I simply couldn’t believe what I was seeing; there were geese as far as the eye could see. Small mobs, large groups, mobs, flocks, congregations… you name it and it was there. And between the geese, paradise ducks were in plague proportions. The only good news for the farmer was that he was feeding fresh cut maize – competing with that mass of birds would be a losing battle. Our next challenge was where to setup, but Tony had that in hand as he’d spent time in the morning watching where the birds had landed before dispersing. We headed off to set up after the farmer had jumped on his bike to push the birds off. We setup for the predicted morning breeze with small clusters of decoys to mimic family groups. Matt arrived soon after; he’d be shooting elsewhere with his regular parrie hunting mates in the morning so our party would be Chewie, Tony and I.
Funnily enough I couldn’t sleep at all that night. The alarm didn’t need to go off – so after a few coffees and toast I was off to meet the boys. We got setup in the dark, having to spin the blinds and reset the dekes as our NE predicted breeze was coming from the south…
Sunrise was awesome, a burning orange/red orb smoking through a cloud-base and with that the sky filled with paradise ducks in swirling masses. We had guys set up in layout blinds with parrie spreads in paddocks around us and soon the sounds of shotguns popping filled the air. The occasional bird came our way but nothing really set, so we took passing shots now and again. Over on one of the wet areas, a steady stream of shots indicated that a heavy toll of birds was being taken, but for us the patience game was just beginning.
|50 shades of Tony|
As the morning wore on, the sky cleared of parries as they found un-hunted spots to setup and rest on, and the geese flights off the harbour became more regular. And as the morning progressed, the wind changed constantly, forcing us to frantically move our blinds around and change the spread. On the occasion that we didn’t, a mob of geese descended into the decoy spread on our left so we couldn’t maximise the opportunity… soon one of the other guys came over to join us, watching the big birds crumple from the sky had been too much for him to resist. The tally continued to grow until midday when the other guy had to leave to be at another appointment. Chewy and I hitched a ride with him to bring our vehicles in closer and as we did had to watch as Tony single-handedly smashed a mob of geese that descended, taking the full toll with every shot. Great stuff!
|one down, one up...|
By late afternoon we had nearly 70 birds down, plus a few parries that made the mistake of getting too close. Matt and his crew were heading back to HQ to clean up, so we’d head up to clean our bag. As we gort started a heavy shower put in an appearance and a smile spread over Matt’s face – “good for the farm” he said. The clean-up flew by with the usual banter and then I hit the road; tomorrow we would be heading for our second hunt in The Waikato.
|Old yella guts|
Tony had hooked up with one of his contacts who had been invited to a hunt on a primo Waikato farm, who had in turn extended the invitation. We knew that we were being tested when new filtered through that the farmer didn’t want any shooting until after 10am; but all you can do is go anyway and persevere. We’ve all spent plenty of time in paddocks looking at the sky, plus with a good hunt under our belts the day before weren’t concerned about taking a big bag. We met our contacts at the farm gate and soon set off to look at the paddocks we’d be hunting. There was a whole heap of goose kak and feathers lying around - but none of it was really fresh and even more interesting were the wads lying around, clearly the story we’d heard that a local who hunts the property often had had a decent bomb up recently was true.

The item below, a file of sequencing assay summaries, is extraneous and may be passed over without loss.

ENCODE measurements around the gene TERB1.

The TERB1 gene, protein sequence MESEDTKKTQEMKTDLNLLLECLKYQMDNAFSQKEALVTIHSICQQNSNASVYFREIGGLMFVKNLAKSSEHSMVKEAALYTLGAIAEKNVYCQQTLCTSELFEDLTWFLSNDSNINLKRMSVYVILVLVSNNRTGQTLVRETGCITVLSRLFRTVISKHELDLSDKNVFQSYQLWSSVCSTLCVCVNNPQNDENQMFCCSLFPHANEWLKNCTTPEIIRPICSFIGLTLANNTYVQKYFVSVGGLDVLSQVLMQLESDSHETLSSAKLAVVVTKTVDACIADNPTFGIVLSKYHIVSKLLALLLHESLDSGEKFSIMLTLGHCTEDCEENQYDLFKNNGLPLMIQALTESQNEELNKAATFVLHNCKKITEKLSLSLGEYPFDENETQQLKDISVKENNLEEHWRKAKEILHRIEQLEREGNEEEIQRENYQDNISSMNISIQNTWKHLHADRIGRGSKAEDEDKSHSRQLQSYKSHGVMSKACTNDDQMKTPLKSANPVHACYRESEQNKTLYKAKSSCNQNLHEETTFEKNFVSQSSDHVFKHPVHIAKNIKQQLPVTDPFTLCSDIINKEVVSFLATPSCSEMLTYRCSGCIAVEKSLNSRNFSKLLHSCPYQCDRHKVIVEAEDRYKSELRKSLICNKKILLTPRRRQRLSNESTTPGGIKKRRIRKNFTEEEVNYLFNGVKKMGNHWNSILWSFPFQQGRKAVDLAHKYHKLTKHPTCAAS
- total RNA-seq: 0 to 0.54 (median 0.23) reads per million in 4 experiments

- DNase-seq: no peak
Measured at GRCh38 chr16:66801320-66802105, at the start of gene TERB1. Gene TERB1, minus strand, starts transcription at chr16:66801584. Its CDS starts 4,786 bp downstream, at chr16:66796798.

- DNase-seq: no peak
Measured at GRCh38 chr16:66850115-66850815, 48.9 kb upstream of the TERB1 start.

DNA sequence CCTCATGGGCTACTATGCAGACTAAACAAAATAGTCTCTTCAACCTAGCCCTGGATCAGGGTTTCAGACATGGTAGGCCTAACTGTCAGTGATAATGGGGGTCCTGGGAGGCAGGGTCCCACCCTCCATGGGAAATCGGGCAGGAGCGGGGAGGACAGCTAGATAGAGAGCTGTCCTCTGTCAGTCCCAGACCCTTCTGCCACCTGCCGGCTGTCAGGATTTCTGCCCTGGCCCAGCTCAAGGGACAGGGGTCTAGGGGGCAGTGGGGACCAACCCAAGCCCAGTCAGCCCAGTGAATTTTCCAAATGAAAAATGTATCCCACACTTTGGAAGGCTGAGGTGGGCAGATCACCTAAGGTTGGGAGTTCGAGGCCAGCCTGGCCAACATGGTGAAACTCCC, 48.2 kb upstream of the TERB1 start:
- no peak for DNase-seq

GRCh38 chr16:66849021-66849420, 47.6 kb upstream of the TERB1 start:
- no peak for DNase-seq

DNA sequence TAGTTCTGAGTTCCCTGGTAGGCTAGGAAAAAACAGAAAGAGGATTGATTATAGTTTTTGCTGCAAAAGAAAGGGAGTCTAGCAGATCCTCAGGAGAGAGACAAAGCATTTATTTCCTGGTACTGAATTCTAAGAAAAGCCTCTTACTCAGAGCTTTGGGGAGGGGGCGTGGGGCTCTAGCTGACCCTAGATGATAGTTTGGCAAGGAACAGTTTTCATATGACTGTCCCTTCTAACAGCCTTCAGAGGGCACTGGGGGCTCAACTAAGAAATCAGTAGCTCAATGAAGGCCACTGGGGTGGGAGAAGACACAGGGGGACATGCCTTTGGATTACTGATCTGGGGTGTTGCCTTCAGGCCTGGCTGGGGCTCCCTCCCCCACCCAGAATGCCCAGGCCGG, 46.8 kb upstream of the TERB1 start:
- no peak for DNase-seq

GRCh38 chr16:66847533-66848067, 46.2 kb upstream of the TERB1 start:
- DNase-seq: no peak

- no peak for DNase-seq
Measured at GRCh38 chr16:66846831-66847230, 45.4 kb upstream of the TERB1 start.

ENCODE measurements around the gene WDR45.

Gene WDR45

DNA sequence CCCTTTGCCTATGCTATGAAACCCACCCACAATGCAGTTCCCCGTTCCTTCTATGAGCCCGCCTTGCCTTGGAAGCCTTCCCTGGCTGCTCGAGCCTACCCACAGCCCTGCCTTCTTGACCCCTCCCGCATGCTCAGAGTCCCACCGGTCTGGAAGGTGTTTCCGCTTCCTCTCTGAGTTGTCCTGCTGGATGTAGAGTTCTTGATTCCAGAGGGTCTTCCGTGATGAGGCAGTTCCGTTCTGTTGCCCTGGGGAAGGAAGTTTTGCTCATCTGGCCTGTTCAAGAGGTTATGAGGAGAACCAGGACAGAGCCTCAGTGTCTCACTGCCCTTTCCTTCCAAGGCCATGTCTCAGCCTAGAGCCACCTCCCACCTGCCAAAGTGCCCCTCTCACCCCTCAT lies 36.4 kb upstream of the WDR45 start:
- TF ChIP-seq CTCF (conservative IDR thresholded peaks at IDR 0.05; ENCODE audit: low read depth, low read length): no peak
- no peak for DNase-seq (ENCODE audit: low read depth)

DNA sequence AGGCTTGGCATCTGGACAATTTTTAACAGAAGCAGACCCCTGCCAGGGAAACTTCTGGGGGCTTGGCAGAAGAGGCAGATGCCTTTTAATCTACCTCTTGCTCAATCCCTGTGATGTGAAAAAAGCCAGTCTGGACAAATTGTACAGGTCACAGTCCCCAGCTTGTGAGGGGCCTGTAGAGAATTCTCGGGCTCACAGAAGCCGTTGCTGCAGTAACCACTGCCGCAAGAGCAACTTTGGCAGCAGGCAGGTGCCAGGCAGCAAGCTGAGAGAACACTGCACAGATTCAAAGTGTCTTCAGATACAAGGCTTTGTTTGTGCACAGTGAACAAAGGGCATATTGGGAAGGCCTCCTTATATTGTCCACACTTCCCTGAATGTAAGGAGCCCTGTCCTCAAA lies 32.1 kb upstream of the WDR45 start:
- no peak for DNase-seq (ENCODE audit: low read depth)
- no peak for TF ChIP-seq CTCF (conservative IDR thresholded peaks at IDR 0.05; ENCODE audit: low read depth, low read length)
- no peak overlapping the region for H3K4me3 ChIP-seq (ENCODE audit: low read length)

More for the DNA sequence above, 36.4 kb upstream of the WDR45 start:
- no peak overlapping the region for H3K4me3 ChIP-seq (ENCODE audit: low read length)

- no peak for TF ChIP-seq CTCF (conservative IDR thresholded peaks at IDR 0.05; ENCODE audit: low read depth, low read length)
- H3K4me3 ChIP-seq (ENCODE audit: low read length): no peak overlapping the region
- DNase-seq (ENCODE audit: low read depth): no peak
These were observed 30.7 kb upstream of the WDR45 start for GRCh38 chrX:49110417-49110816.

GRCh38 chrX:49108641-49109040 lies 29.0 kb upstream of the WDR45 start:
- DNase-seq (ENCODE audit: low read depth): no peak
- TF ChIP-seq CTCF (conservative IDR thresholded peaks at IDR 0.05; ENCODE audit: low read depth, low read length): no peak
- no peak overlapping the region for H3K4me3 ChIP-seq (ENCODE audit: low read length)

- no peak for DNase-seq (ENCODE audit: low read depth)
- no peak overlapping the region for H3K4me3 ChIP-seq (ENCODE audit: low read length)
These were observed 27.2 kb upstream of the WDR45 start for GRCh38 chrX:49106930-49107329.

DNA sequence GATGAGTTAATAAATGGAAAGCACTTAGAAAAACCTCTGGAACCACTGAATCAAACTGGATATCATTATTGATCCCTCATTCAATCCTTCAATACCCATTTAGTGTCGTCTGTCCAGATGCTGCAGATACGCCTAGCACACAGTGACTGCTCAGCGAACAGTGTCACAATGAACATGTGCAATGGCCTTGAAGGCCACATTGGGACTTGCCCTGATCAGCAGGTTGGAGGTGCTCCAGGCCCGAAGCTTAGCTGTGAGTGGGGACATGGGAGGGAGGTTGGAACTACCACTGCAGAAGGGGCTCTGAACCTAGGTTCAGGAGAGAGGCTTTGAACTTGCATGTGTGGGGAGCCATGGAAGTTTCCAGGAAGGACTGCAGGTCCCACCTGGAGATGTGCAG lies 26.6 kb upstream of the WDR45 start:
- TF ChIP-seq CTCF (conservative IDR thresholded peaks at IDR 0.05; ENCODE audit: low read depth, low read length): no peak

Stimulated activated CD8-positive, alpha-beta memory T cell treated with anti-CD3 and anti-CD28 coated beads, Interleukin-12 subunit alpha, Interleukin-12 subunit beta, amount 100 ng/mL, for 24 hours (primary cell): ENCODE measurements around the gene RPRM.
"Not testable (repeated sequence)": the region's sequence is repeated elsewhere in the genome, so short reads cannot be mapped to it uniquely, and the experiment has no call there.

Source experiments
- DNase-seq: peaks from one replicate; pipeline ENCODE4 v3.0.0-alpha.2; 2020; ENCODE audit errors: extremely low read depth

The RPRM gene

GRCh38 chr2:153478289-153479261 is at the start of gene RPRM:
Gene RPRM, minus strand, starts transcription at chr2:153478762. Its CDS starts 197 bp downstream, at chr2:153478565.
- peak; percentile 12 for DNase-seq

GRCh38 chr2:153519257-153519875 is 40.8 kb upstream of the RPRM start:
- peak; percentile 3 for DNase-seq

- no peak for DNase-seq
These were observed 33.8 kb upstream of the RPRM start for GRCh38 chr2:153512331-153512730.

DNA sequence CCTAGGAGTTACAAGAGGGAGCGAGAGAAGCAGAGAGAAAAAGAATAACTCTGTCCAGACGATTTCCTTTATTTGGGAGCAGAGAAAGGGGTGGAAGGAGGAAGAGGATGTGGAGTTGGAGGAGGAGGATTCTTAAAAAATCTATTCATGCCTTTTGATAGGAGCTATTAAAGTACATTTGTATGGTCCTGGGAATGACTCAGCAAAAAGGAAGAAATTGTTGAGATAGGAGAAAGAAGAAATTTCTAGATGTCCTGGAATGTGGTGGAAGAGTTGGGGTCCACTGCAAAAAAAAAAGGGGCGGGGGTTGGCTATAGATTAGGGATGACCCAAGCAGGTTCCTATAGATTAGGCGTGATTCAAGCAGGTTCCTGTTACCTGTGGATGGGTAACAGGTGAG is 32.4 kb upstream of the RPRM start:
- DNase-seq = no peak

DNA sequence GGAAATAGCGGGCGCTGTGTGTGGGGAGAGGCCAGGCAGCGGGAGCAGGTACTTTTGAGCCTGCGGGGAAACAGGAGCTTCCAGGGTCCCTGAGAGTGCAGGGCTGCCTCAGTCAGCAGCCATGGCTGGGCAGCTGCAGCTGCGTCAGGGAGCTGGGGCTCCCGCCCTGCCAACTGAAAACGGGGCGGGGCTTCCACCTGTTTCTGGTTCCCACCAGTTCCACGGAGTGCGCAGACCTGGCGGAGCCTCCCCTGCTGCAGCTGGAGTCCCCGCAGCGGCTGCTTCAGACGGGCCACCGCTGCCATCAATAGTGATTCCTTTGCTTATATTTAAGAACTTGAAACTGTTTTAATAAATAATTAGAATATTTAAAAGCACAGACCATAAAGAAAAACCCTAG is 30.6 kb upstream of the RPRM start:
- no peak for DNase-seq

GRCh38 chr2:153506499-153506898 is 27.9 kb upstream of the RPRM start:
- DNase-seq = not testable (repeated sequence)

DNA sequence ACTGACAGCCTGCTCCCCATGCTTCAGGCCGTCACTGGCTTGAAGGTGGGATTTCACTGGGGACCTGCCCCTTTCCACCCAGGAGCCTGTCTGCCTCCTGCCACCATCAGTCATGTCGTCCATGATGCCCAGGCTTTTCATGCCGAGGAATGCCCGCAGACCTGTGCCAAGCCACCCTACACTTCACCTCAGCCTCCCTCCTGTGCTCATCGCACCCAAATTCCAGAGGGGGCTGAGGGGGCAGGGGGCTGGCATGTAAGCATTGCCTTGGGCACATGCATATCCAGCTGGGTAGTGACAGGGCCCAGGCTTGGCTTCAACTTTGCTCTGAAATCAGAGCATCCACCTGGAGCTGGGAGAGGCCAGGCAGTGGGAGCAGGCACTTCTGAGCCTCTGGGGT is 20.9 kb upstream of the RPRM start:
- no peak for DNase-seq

Still, we got set up in good time, showing Travis and Manny the general patterns and reasoning behind our decoy spreads. We were on the edge of the largest Waikato Lake, Waikare and had plenty of time to take a look at her. Years of sewage dumping, koi carp infestation and nutrient runoff had turned the lake water “oranger than Fanta” to use Tony’s phrase. What a $hithole of a lake, simply unbelievable that in this day and age town authorities can dump sewage into a waterway of significance. Soon a lone honker appeared and answered Tony’s call, circled and came in. Then came the long long wait.
Early in the afternoon some lake hunters disturbed a huge flock of geese which turned the air blue with their calling.. they all simply crossed the lake ad landed on a shallow bar. By 4pm birds began to get active, but they simply weren’t using the paddock we were in and flew past us on their way to greener pastures. At that point many said he’d not seen birds on this paddock since Thursday, and the truth dawned in us that we’d not briefed him well enough on the scouting aspect that is the key to goose hunting success. At 5pm the wind kicked up and soon birds took to the air and our most promising moment came when 15 or so birds came off the lake directly at our spread with wind in their faces…. Some began to put their feet down when the all suddenly lifted in alarm. Chance gone, who knows what put them off? After that a torrential downpour arrived and for the second time in 2 days we witnessed a farmer’s happiness at seeing rain drench the ground. That seemed an appropriate signal to call it. It rained hard almost the whole way home… maybe the dry has broken.